CIOs wish for simpler ways to wrangle data and experiment with business models – but change remains hard to scale. Also, it may be time to stop chasing “alignment.”
Our 10 most popular articles in 2015
Our community of CIOs and IT executives have shared an impressive array of wisdom, advice, lessons learned, and transformation journeys on our site in 2015. We took a look back to see which articles were the most popular with our readers this year. Here are the 10 articles that received the highest number of page views in 2015.
Speaking on stage at the CIO 100 conference in Colorado Springs, CO, in August 2015, Facebook CIO Tim Campos used a controversial email from Mark Zuckerberg as an example to emphasize three takeaways from his time at Facebook on culture, innovation, and data that he hoped other CIOs could take back to their organizations. Read the full article.
The Enterprisers Project reviewed its followers and hand-picked 20 accounts we think could enrich the Twitter stream for IT pros. Our list includes CIOs, media outlets, bloggers, consultants, and a healthy mix of technology news, leadership advice, and observations from peers that can help make time spent on Twitter worthwhile. Read the full article.
In this interview, Anders Wallgren, CTO of Electric Cloud, says, "One thing CIOs need to understand is that you don’t just buy a can of 'Microservices' and paint all your code with it and be done. How you get there depends on whether you are trying to alter an existing monolithic application or are designing from scratch." For more insights, read the full article.
The pace of traditional IT isn't keeping up with the rate at which new consumerized services need to be developed, delivered, and iterated to address technology trends, consumer desires, and competitive landscapes. We asked some of our Enterprisers what they’re doing to keep pace, from modernizing legacy IT to adopting new IT management processes. Read the full article.
Former senior vice president and chief information officer of The New York Times, Marc Frons, writes, "In the early days of the web, almost all brick-and-mortar companies woefully under-invested in digital technology and product development. These days everyone has a website and even a mobile app or two. But the shift to mobile is so rapid that many companies are in danger of repeating the same mistake and under-investing in mobile." Read the full article.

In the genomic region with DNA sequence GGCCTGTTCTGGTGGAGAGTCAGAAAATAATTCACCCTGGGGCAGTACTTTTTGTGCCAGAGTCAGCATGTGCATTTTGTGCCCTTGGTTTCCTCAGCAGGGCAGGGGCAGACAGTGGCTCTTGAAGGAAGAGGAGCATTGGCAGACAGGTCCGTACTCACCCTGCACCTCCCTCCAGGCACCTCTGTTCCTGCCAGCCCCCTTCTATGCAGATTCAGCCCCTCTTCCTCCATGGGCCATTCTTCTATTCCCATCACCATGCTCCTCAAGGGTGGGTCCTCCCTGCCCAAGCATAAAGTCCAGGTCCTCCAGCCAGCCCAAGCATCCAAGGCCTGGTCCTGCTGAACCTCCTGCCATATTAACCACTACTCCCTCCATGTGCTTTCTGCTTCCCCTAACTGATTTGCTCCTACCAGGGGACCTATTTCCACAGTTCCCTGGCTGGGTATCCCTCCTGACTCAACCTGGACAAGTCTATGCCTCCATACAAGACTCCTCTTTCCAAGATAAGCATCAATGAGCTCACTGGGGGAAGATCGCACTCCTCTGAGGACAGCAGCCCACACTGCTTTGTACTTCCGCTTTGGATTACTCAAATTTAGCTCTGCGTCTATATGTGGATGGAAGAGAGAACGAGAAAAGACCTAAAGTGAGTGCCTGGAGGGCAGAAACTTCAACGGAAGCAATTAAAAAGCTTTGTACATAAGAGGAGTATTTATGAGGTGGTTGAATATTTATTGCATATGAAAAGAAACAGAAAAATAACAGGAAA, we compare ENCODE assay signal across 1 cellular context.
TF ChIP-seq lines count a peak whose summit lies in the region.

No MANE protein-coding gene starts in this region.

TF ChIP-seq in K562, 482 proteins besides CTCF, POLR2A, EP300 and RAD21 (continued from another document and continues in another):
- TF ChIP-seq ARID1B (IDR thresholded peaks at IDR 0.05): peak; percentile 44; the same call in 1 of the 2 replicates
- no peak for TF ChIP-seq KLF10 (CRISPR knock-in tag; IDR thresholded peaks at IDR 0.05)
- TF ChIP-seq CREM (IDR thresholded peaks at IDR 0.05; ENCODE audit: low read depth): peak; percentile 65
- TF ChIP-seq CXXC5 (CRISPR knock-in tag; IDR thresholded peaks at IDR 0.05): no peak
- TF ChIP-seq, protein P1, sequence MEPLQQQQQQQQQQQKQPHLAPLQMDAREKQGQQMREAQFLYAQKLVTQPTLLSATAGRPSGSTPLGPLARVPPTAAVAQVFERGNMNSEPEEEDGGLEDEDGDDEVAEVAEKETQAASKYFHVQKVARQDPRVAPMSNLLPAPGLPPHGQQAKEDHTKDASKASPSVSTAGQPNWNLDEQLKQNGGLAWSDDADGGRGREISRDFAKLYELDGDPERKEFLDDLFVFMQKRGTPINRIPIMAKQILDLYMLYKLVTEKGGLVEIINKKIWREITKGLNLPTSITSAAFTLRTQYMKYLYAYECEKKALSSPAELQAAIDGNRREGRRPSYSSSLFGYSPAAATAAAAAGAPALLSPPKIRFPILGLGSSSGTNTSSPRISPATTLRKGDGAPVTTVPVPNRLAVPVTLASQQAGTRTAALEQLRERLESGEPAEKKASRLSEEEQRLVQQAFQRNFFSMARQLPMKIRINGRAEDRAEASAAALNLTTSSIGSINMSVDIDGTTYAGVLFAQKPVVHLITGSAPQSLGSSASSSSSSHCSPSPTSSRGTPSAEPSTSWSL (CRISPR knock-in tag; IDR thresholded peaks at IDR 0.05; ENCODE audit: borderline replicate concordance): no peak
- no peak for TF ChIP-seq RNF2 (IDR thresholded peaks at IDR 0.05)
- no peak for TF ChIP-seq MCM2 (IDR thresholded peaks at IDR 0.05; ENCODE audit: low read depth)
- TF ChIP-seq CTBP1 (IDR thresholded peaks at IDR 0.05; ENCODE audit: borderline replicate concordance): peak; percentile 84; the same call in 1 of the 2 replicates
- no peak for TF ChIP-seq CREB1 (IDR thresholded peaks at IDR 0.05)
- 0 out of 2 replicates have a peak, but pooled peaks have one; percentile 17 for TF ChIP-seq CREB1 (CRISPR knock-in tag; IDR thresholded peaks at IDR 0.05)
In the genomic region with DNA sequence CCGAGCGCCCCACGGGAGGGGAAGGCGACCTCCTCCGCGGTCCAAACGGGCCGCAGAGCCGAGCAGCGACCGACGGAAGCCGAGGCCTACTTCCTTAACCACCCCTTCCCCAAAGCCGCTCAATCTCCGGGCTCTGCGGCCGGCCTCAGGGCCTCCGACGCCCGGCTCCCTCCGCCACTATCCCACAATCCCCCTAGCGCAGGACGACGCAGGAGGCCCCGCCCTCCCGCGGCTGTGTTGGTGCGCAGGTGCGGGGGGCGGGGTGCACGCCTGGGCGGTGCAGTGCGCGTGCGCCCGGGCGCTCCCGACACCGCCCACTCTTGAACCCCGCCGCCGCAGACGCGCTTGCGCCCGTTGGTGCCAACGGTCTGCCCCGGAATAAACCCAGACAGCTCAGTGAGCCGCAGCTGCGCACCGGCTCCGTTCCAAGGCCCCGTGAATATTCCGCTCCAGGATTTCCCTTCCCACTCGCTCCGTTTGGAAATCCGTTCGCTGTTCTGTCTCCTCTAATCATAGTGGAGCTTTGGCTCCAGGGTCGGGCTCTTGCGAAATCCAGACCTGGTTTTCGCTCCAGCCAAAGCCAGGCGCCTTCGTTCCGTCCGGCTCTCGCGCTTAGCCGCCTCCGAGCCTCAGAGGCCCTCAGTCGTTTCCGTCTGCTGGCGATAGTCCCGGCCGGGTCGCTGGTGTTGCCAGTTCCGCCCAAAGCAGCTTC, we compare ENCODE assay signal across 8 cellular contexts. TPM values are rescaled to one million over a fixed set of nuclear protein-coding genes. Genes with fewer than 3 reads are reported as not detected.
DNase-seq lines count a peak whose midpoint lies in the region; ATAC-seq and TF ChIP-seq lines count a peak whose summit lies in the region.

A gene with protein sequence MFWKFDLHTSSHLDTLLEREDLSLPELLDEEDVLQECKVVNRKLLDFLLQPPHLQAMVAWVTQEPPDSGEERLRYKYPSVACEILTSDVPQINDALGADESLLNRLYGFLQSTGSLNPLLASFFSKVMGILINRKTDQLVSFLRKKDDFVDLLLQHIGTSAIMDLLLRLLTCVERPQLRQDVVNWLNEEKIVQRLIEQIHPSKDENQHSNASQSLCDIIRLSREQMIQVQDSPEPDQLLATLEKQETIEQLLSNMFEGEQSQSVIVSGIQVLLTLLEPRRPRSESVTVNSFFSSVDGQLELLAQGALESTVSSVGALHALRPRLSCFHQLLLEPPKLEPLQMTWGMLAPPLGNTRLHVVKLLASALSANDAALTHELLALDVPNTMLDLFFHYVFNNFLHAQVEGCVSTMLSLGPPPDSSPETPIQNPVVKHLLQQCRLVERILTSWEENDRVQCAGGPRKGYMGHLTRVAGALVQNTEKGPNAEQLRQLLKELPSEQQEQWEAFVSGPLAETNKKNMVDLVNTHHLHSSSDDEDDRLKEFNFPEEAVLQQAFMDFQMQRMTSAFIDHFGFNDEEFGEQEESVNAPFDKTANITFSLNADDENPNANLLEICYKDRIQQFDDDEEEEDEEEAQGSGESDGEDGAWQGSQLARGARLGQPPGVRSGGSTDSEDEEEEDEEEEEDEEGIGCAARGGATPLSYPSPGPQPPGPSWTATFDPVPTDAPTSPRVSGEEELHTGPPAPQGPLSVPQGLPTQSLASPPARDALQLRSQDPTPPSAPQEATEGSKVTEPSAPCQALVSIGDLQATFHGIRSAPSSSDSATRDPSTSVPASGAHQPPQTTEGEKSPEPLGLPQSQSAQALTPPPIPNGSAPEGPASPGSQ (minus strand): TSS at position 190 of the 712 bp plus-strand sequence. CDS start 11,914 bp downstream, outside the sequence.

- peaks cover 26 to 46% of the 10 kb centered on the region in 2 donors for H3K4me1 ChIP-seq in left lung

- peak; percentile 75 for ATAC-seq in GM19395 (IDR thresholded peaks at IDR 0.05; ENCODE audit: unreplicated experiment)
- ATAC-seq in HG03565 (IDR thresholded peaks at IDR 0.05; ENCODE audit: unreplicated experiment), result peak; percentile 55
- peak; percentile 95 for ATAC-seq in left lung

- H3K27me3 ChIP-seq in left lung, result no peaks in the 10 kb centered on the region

Red Hat CIO Lee Congdon writes, "Naturally, we turn to our own open source solutions for our operating system, middleware, and cloud needs. Beyond that, we always seek out open source solutions first for our other business needs, such as user authorization and telephony. It’s through these first-hand experiences that I’ve reflected on the reasons why open source is a good fit for the enterprise." Read the full article.
Lance Weaver, CTO for Cloud at GE Corporate, writes, "We support approximately 9,000 applications at GE, and our enterprise IT efforts right now are focused on moving the vast bulk of them into public cloud." Weaver provides his threefold approach in the full article.
As Jet Propulsion Lab’s CIO, Jim Rinaldi, and IT Chief Technology Officer, Tom Soderstrom, define it, chaotic architecture at its core means building technology tools based on changeable modules with a short half-life and securing data while viewing applications as temporary. We learn more about this concept in this interview. Read the full article.
In this interview, Adam Dennison, SVP and publisher of IDG Enterprise, says, "There is one pain point that I hear from almost every CIO I speak with, and this one may in fact be keeping them up at night: talent. The issues with talent go beyond hiring as CIOs struggle to build and retain teams that can handle the fast-moving, ever-changing needs of digital transformation." Read the full article.
Marc Frons, former senior vice president and chief information officer of The New York Times, writes, "Many companies make the mistake of assuming moving faster is merely an act of will, like going on a diet or saving more of your paycheck. In fact, the reasons product development seems to drag on forever or technology projects take too long have more to do with underlying processes, technology and culture than a failure of will." Read the full article.
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